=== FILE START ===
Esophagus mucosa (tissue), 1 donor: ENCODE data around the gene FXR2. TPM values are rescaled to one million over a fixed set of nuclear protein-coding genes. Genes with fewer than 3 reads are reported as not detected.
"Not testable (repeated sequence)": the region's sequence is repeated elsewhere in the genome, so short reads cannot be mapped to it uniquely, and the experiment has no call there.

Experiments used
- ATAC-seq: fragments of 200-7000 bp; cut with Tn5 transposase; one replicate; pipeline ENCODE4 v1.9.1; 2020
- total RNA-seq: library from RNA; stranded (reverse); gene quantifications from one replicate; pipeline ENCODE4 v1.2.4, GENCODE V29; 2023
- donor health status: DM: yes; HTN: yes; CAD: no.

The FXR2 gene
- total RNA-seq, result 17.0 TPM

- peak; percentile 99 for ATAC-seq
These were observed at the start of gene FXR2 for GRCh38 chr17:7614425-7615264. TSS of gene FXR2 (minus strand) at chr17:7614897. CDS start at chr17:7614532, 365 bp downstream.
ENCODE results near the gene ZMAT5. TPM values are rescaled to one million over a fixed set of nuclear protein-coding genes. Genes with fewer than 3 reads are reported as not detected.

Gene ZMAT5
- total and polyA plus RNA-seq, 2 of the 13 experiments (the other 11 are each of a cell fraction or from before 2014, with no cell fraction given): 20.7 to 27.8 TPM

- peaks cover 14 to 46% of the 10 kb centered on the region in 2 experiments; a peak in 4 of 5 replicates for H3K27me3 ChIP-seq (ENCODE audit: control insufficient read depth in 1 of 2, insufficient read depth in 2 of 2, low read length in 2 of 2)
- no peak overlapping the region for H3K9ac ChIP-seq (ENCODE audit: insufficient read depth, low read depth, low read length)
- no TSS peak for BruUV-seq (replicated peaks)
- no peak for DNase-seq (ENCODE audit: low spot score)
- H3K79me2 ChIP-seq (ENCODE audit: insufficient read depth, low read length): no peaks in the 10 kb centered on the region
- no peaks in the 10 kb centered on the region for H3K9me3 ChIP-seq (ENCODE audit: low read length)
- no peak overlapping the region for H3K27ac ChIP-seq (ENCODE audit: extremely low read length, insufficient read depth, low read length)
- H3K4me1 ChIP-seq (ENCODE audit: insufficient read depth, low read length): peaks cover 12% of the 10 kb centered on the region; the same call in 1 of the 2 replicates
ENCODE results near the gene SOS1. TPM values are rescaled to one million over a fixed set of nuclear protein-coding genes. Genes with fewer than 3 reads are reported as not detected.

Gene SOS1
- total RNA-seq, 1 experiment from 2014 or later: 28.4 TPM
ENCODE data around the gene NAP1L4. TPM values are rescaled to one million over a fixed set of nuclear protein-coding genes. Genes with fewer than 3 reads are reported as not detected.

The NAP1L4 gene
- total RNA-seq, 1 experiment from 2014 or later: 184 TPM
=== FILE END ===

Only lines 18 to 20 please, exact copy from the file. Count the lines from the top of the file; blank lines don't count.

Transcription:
- H3K79me2 ChIP-seq (ENCODE audit: insufficient read depth, low read length): no peaks in the 10 kb centered on the region
- no peaks in the 10 kb centered on the region for H3K9me3 ChIP-seq (ENCODE audit: low read length)
- no peak overlapping the region for H3K27ac ChIP-seq (ENCODE audit: extremely low read length, insufficient read depth, low read length)